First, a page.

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The Disc Around Beta Pictoris

Week of January 12, 1998

This past week has been very interesting. Your Bad Astronomer just returned from a meeting of the American Astronomical Society (AAS). The meetings are held twice a year, with the January meeting usually being the larger of the two. This year was no exception, with about 2500 astronomers in attendance in Washington, DC. Usually, big news is released to the public during this meeting, and this time was no exception. One particular bit of news is the focus of this week's Snack. I apologize for the length of this snack; usually they are short, but this topic and the situation around it deserves a bit of attention. Think of this as more of a brunch. ;-)

The subject here is a relatively nearby star with the unassuming name of Beta Pictoris (commonly called "Beta Pic" for short). About 15 years ago, Beta Pic was found to be encircled by a nearly flat disk of dust, large enough to be resolved using ground based telescopes. The star was known to be young, and it is therefore thought that the disk is matter left over from the formation of the star. The big question: are planets forming in that disk? Are we witnessing the birth of a solar system, or is one perhaps already born inside there, still wrapped in the gas and dust of its birth? No one knew. The star may be close by in relative terms (it's about 60 light years away), but is still far enough away that any planets would be undetectable. Worse, the disk of dust would enshroud any newly formed planets, making them impossible to see anyway.

Then, a few years ago, a new discovery was made: the disk was warped. Like a phonograph record (remember those?) left in the sun, part of the disk was seen to "sag" a bit, while the corresponding part of the disk on the opposite side of Beta Pic was bent up. It was as if the disk was doing "The Wave". Hopes ran high, because a likely culprit to cause this was a planet, or planets, inside the disk. Gravity from a planet could affect the disk this way. The problem was, the warping of the disk was happening pretty far out, and the theories had a hard time showing a planet could make a warp at that distance.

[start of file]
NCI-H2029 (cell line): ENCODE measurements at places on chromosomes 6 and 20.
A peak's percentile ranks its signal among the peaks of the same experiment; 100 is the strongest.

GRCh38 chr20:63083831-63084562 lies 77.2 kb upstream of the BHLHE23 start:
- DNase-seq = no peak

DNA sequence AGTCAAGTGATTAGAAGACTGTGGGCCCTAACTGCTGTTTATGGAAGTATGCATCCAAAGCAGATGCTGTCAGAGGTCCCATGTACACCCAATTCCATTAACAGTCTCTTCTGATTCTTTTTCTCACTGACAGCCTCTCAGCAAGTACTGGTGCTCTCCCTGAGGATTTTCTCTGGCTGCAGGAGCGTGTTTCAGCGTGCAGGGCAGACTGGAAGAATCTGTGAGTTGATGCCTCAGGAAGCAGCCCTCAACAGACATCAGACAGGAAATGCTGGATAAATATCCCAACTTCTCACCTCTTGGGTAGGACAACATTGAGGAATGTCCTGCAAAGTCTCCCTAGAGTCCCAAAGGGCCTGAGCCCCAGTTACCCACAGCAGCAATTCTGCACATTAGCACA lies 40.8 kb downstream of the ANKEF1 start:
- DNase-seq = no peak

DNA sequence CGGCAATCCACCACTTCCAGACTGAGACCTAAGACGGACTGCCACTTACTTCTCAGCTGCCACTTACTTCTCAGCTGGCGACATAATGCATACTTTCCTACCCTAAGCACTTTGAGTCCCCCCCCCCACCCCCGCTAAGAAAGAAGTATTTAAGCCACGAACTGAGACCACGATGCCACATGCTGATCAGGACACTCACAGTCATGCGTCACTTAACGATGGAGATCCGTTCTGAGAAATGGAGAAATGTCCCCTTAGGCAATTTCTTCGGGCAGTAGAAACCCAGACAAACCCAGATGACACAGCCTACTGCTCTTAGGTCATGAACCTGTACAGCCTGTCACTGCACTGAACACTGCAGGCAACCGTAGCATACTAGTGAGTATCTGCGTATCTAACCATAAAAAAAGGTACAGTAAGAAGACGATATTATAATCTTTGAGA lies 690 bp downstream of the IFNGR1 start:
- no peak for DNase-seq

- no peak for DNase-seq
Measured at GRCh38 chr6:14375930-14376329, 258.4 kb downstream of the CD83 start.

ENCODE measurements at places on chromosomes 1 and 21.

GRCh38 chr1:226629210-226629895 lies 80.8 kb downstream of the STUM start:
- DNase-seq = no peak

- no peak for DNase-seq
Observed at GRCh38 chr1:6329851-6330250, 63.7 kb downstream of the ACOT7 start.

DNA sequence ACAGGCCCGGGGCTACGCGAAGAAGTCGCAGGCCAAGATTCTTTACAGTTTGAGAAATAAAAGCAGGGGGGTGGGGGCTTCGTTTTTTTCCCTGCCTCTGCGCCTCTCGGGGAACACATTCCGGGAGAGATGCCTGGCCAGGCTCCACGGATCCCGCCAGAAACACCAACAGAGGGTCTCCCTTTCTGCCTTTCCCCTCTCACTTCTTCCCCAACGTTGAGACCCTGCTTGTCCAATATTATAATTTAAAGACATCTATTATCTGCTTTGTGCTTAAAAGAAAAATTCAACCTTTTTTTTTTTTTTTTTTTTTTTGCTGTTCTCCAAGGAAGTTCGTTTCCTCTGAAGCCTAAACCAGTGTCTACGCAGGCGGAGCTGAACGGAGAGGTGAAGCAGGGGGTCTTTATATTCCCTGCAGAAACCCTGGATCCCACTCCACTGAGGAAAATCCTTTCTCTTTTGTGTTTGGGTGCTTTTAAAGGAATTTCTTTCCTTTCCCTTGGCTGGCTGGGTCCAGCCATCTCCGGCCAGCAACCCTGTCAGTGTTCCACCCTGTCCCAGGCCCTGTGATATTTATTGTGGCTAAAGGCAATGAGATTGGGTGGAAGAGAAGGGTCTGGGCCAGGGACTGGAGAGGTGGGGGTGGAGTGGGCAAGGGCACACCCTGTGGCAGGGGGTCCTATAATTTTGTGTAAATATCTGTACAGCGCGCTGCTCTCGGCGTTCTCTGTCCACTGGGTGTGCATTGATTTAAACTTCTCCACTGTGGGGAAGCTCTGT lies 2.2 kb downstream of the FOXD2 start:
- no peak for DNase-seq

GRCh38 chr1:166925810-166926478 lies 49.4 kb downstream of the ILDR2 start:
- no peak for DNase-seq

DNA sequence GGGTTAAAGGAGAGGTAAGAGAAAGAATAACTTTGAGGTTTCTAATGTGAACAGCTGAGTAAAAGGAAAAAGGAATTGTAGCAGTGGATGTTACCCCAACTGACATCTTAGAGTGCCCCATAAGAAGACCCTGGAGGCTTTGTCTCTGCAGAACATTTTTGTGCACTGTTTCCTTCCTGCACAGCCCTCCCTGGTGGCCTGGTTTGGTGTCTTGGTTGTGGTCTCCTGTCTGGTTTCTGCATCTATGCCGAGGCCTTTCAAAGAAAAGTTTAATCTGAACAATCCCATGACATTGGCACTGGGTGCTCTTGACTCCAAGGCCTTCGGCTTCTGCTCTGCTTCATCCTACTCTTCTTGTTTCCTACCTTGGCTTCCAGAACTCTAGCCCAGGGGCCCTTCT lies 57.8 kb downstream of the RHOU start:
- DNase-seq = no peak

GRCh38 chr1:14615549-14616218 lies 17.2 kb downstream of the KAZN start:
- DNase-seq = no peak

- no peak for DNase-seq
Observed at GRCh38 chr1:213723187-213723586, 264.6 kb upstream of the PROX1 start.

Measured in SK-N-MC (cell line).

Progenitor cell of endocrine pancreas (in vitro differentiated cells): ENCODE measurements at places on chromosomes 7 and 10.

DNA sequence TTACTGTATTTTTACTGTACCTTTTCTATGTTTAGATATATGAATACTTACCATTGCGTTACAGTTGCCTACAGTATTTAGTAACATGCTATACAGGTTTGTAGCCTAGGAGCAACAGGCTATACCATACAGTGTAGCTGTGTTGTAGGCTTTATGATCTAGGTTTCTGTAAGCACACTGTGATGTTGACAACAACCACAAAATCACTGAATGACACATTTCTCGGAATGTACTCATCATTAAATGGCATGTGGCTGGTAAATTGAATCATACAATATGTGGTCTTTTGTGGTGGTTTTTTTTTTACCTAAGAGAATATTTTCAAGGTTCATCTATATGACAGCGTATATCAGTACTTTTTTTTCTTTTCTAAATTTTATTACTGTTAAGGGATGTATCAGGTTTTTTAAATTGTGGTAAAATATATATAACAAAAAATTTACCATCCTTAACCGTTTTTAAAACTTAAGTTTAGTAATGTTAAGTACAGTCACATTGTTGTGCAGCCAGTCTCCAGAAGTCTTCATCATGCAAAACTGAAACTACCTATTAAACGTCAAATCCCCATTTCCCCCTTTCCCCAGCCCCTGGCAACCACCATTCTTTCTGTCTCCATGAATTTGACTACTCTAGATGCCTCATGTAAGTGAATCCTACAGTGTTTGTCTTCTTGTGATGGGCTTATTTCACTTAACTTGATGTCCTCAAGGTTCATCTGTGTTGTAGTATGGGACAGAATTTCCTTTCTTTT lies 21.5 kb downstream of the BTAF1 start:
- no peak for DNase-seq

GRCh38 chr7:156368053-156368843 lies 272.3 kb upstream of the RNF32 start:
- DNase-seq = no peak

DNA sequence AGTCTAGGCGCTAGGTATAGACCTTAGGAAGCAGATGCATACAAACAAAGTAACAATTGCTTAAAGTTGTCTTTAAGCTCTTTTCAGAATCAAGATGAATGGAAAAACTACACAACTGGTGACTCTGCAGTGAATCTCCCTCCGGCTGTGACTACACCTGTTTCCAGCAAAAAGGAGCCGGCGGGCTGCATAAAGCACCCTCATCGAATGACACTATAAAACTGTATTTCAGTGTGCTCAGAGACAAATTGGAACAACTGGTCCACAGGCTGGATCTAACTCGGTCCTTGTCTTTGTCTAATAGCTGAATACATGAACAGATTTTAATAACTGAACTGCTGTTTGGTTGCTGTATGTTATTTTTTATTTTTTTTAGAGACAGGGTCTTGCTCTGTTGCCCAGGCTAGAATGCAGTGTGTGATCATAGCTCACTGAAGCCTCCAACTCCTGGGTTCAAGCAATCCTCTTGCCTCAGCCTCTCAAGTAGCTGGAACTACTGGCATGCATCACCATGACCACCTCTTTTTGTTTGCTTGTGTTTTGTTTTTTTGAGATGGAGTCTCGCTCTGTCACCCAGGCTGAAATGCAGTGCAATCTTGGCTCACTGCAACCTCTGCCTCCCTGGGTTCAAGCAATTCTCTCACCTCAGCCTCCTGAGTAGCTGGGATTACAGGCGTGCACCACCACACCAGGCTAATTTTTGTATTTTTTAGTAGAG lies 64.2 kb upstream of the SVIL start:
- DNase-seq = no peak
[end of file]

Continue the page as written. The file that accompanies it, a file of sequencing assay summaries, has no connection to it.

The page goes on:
Then STIS, the Space Telescope Imaging Spectrograph, was placed aboard the Hubble Space Telescope (HST). Regular Snackers may remember some past tidbits about STIS. One thing it can do is take very high resolution images, in a sense zooming in on the very inner regions of the disk around Beta Pic. What did it find? The disk bulged in two places, just like the outer warps, but much closer to the star. The bulges were not much farther out than Pluto is from our own Sun (incidentally, note that I am taking pains to distinguish a "warp" from a "bulge": a warp is where the whole disk is bent, like someone took a pair of pliers to it and warped it; a bulge is simply a lump in the disk, where it appears to swell up at a particular spot).

HST image of Beta Pictoris (This image is a smaller version of the image that can be found at the Space Telescope Science Institute's Office of Public Outreach press release page. The top image is from WFPC2, and the bottom from STIS.)



At the AAS meeting last week, the new STIS image of Beta Pic was revealed. Dr. Sally Heap, the principle investigator of this project using STIS, had discussed the inner bulges with theorists. Before the new STIS images, the theorists thought that perhaps pressure from the intense light coming from Beta Pic itself might have caused the outer warp, but the new observations seem to preclude that. This means that the most likely cause is indeed a planet. Further, Dr. Heap concluded that the planet might be as small as ten times the mass of the Earth, or as large as seventeen times as massive as Jupiter. It depends on the distance of the alleged planet from Beta Pic; the farther in it is, the more massive it must be to affect the disk farther out.

Interestingly, other new HST images may make the situation more complicated. Dr. Fred Bruhweiler, a colleague of Dr. Heap's, also has Hubble images taken of Beta Pic. His images were taken with the Wide-Field/Planetary Camera 2 (WFPC2), and show the disk much farther out than the ones taken by STIS. While those images definitely show the disk is not flat, it is not clear to me immediately whether his images show a warp or if they show a bulge (just for now I'll refer to them as well as "bulges"). Either way, Dr. Bruhweiler feels that his images show that perhaps a passing star or brown dwarf (an object that is smaller than a star but bigger than a normal planet) perturbed the disk, distorting it far from Beta Pic. The outer bulges appear to line up with the inner bulging; that is, the disk bulges up on the northeast side close to Beta Pic (as seen by STIS), and also bulges up much farther out (as seen by WFPC2) in the same direction.

It is uncertain if a passing star could cause the inner bulging, or if a massive planet orbiting Beta Pic could cause the outer bulges. Perhaps one cause led to both effects. Perhaps the inner and outer bulges were caused by two totally different effects (essentially making both astronomers correct), and they coincidentally line up as seen from Earth. Currently, Drs. Heap and Bruhweiler disagree about the details of the cause. This disagreement is the very core of science; it virtually guarantees follow-up observations will be made. Once taken, they will be examined, and the theories tested to see which best explains the observations.

In the meantime, this disagreement, and the observations themselves, have caused a minor media frenzy. Therein lies some Bad Astronomy by the media, but that is another tale to tell. Stay tuned!



©2008 Phil Plait. All Rights Reserved.

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